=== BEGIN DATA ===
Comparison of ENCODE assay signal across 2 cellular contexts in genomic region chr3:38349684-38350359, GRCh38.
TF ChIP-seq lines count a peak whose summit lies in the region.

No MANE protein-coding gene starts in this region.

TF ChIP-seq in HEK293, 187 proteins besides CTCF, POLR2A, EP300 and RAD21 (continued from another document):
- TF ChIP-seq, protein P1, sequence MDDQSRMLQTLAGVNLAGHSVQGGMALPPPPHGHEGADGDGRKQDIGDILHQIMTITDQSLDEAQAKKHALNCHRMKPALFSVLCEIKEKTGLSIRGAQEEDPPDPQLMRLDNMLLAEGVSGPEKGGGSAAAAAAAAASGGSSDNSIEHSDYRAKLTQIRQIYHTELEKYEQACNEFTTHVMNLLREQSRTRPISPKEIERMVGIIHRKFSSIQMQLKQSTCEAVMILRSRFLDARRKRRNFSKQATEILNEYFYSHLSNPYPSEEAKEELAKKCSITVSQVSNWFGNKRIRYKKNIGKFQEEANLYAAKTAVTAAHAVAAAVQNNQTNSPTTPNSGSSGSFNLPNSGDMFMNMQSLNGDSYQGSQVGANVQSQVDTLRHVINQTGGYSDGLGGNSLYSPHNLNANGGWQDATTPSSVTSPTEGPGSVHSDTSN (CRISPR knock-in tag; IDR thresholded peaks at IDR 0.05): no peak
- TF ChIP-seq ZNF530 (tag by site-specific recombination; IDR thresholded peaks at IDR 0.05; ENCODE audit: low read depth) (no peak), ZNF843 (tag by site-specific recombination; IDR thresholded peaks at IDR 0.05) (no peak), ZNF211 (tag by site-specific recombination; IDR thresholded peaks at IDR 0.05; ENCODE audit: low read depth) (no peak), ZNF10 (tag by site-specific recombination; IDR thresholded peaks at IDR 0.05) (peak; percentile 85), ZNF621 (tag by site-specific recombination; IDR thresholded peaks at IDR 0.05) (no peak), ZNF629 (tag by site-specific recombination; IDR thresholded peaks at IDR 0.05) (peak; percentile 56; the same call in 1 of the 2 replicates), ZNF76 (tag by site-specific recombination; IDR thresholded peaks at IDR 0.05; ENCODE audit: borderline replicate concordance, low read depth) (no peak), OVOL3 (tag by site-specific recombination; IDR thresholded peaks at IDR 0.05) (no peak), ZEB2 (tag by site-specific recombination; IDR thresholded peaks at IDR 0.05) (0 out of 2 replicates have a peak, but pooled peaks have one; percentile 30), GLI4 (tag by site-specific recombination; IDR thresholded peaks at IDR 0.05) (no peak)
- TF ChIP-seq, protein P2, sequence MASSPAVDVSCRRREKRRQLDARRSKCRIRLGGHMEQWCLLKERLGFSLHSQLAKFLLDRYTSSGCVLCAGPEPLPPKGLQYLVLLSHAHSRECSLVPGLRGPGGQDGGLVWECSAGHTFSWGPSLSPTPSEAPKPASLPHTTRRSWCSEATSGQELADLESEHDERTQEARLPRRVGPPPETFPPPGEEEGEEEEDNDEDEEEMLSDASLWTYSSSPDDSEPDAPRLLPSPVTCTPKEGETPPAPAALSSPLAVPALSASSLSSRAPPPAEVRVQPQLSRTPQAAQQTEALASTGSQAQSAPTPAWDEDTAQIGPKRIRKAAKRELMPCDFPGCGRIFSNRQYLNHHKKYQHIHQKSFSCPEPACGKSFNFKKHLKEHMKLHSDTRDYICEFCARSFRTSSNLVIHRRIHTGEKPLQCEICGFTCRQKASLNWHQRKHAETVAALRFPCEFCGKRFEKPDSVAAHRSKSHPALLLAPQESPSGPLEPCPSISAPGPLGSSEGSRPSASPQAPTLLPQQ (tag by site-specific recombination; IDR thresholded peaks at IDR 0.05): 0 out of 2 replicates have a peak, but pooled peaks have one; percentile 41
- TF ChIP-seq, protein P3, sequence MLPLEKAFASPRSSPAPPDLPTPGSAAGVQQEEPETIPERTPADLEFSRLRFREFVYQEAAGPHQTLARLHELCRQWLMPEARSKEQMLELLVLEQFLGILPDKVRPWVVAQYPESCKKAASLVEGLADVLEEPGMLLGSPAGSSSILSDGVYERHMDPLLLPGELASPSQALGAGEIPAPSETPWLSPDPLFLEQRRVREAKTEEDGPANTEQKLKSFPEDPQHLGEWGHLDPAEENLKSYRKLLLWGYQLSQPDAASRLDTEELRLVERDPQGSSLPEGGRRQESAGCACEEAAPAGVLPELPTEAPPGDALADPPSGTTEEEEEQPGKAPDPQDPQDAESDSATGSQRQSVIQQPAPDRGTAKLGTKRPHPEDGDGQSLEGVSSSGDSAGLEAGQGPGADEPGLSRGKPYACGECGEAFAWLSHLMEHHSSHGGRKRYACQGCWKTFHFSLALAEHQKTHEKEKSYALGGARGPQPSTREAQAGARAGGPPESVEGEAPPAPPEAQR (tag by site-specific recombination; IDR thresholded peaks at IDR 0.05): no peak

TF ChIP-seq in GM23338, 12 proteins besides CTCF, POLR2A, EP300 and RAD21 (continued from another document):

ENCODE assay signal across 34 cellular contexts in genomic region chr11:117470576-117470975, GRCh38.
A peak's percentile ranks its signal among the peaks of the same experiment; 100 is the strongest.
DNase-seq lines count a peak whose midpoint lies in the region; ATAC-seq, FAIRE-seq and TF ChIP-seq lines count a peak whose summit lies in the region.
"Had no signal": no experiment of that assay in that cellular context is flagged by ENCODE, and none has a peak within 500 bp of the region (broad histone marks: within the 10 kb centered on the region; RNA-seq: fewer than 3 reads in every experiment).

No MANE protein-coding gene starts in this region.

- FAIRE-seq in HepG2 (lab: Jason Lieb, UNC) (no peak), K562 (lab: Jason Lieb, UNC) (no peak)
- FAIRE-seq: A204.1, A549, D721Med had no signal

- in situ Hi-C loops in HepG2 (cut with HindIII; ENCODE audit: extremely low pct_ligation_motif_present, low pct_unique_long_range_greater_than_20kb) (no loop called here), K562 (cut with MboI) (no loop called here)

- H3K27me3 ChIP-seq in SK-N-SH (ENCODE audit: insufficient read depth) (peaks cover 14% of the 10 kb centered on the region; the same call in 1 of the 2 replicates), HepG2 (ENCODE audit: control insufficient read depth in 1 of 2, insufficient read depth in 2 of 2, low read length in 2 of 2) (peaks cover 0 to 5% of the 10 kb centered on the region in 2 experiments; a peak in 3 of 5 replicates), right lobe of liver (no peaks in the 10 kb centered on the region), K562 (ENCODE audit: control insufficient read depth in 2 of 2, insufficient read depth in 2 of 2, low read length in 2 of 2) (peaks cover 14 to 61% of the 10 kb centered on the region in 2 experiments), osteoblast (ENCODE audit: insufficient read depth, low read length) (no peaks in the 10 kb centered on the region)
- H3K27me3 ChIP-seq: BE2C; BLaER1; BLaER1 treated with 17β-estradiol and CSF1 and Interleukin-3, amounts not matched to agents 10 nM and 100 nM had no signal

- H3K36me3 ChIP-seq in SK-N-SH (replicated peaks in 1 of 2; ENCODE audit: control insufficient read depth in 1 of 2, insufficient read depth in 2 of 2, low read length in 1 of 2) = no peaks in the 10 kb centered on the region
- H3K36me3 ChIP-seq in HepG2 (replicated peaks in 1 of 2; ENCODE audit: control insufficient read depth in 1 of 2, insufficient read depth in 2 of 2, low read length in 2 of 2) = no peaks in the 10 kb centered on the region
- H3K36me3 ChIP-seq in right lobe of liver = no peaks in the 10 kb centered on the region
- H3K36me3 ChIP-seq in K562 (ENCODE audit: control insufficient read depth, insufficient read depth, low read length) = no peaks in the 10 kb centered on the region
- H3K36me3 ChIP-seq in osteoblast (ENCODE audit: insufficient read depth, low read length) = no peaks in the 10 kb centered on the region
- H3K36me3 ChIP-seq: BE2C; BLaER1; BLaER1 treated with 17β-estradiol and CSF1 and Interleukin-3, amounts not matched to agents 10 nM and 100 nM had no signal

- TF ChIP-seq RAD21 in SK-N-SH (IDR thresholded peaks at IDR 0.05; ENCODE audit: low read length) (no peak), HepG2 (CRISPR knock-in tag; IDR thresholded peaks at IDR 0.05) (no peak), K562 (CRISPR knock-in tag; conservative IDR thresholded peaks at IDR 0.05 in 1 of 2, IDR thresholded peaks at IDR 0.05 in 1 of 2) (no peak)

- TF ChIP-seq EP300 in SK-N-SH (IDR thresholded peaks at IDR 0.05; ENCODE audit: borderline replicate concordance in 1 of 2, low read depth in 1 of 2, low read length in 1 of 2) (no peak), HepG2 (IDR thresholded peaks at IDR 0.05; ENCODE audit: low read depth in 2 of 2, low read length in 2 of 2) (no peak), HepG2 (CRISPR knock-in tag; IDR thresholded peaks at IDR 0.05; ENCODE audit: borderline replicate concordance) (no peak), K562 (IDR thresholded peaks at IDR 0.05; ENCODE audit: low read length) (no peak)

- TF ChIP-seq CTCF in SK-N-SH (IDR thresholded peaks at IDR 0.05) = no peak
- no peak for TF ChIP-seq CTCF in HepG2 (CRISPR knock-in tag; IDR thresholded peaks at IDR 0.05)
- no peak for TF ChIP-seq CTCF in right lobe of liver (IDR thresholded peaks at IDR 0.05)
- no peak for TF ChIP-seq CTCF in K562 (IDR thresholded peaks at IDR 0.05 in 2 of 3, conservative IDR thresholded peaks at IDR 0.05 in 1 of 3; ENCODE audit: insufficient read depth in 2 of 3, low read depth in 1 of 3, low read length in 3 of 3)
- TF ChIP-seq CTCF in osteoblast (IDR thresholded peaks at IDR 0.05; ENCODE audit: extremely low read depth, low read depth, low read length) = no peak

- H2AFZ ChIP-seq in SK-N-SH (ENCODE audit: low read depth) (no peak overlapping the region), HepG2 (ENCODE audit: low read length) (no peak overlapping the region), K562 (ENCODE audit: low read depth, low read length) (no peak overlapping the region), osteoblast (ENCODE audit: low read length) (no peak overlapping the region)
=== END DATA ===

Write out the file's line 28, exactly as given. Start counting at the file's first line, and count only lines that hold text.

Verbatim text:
- TF ChIP-seq CTCF in SK-N-SH (IDR thresholded peaks at IDR 0.05) = no peak